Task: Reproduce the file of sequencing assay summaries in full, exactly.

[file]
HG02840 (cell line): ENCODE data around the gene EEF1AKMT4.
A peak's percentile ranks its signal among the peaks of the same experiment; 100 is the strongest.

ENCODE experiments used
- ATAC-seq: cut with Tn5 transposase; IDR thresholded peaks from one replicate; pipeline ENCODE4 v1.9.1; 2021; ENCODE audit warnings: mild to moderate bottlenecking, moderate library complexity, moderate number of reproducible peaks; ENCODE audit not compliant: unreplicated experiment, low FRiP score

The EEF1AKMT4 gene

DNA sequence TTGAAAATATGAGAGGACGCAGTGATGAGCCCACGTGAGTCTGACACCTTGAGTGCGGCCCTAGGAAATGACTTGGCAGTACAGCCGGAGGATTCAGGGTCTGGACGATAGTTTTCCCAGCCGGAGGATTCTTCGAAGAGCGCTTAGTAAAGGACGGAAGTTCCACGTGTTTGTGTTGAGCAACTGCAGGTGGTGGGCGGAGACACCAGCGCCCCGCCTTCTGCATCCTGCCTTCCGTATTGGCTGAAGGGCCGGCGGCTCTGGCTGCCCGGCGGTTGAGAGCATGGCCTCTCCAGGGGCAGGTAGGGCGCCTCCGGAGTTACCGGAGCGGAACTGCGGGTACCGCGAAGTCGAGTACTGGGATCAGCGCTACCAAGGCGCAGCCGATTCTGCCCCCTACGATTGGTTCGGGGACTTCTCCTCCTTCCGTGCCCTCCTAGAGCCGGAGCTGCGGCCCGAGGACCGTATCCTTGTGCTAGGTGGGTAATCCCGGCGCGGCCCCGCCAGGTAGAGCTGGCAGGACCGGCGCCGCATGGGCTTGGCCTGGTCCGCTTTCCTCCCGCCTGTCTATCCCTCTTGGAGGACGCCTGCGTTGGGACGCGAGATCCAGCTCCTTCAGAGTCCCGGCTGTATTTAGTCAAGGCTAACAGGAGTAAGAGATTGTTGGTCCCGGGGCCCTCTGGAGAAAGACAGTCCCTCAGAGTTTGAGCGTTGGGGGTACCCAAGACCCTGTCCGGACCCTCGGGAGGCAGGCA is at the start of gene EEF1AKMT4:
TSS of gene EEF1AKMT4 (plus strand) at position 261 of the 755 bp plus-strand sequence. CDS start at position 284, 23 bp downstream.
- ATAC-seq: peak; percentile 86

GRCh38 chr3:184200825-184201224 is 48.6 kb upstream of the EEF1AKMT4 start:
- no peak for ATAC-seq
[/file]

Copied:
HG02840 (cell line): ENCODE data around the gene EEF1AKMT4.
A peak's percentile ranks its signal among the peaks of the same experiment; 100 is the strongest.

ENCODE experiments used
- ATAC-seq: cut with Tn5 transposase; IDR thresholded peaks from one replicate; pipeline ENCODE4 v1.9.1; 2021; ENCODE audit warnings: mild to moderate bottlenecking, moderate library complexity, moderate number of reproducible peaks; ENCODE audit not compliant: unreplicated experiment, low FRiP score

The EEF1AKMT4 gene

DNA sequence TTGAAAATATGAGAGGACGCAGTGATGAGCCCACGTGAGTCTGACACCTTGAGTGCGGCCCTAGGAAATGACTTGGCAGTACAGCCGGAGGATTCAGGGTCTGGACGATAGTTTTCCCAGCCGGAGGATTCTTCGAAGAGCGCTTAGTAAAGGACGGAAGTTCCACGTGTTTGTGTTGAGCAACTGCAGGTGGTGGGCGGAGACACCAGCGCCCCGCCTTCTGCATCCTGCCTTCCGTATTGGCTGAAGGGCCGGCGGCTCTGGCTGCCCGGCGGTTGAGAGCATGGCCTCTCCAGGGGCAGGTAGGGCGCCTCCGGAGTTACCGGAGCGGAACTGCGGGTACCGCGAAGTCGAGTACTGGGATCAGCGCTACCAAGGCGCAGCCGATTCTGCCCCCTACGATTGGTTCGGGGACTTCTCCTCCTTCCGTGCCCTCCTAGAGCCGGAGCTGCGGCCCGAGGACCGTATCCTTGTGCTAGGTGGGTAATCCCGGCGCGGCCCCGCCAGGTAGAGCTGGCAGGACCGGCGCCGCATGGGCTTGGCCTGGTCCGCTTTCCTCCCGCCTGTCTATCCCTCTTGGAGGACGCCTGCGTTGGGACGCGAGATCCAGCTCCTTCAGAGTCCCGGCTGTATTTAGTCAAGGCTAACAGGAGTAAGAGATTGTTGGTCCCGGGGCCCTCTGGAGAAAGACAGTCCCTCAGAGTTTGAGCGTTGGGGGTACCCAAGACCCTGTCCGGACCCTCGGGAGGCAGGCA is at the start of gene EEF1AKMT4:
TSS of gene EEF1AKMT4 (plus strand) at position 261 of the 755 bp plus-strand sequence. CDS start at position 284, 23 bp downstream.
- ATAC-seq: peak; percentile 86

GRCh38 chr3:184200825-184201224 is 48.6 kb upstream of the EEF1AKMT4 start:
- no peak for ATAC-seq